Letters icon.

Relative risk

This regards a small but I feel important and often overlooked issue – representing data correctly. Statistics are difficult to understand or visualize for the most of us and graphics are supposed to help convey their meaning clearly and accurately.

In ‘Black Lives: The Facts’ (NI 510) the graphic of nine black men and one white man behind bars is used to illustrate the fact that if you are a young black man in the UK you are nine times more likely to be locked up [the text refers to ‘people’ rather than ‘men’ – ed]. However, the graphic seems to show an end result – that for every one white man there are nine black men in jail.

But we are talking about the relative risk of an individual going to prison and the graphics to convey this would not be so simple. In fact, for this sort of data a whole page would be required to explain relative risk visually!

Paul Micallef


I opened NI 509 suitably shocked at the ‘enforced “cure” for homosexuality’ headlined on the front cover.

It appears whoever produced that headline had either not read the article or was intent on putting across their own views about China, at the expense of accuracy.

Whereas the headline suggests draconian state intervention, the article suggests that the authorities might not be diligent in holding private organizations to account, but sets out the progressive changes in background legislation which have been introduced in recent times.

Please do not get the idea that I in any way wish to promote a benign view of the Chinese Communist Party, but I do believe NI should be scrupulously honest in its reporting.

Robin Harvey Oswestry, England

Fairy tales

With Alaska’s temperatures soaring 22° Celsius above normal in February, Alasdair Livingston’s theory (Letters, NI 509) about ‘a temperature increase of 5-6° C’ being ‘unwarranted hyperbole’ ironically confirms his conclusion that ‘time will tell’.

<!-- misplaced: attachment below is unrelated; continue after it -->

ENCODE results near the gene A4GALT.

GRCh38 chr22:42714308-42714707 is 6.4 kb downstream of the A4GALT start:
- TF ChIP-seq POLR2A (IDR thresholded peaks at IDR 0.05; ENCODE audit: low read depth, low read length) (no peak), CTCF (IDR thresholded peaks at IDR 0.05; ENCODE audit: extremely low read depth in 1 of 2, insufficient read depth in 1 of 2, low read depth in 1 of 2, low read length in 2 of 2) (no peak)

Alas the banal buzzword phrases in his letter reveal a Murdoch press propagandist, and are a sorry reminder of just how wilfully ignorant, uninformed and/or easily led are those who believe that everything they read in his newspapers about climate change, coal or renewables is true.

From the ‘1.3%’ CO2 emissions furphy to the never-mentioned subsidies still given to coal (which far outstrip those for ‘heavily subsidized’ renewables) to the preposterous ‘Adani coal for poor Indians’ tarradiddle, it really can be a constant stream of fairy tales in our local tabloids – so no more in New Internationalist please, as it will only encourage them!

Everyone is entitled to their own opinion, but not their own facts; and with facts and global warming denial mutually exclusive, let’s keep your opinion pages free from what is little more than a cult of impenetrable ignorance.

Chris Roylance Paddington, Australia

Vague and sentimental

Richard Swift has written a vague, sentimental Guest Editor’s Letter (NI 508), in which he mentions some people of his own invention that he refers to as ‘the determined but normally gentle Catalans’.

Such lazy, specious writing does no-one any favours and can only reflect badly on the avowed sincerity of your magazine’s mission.

Terry McDonnell Lyme Regis, England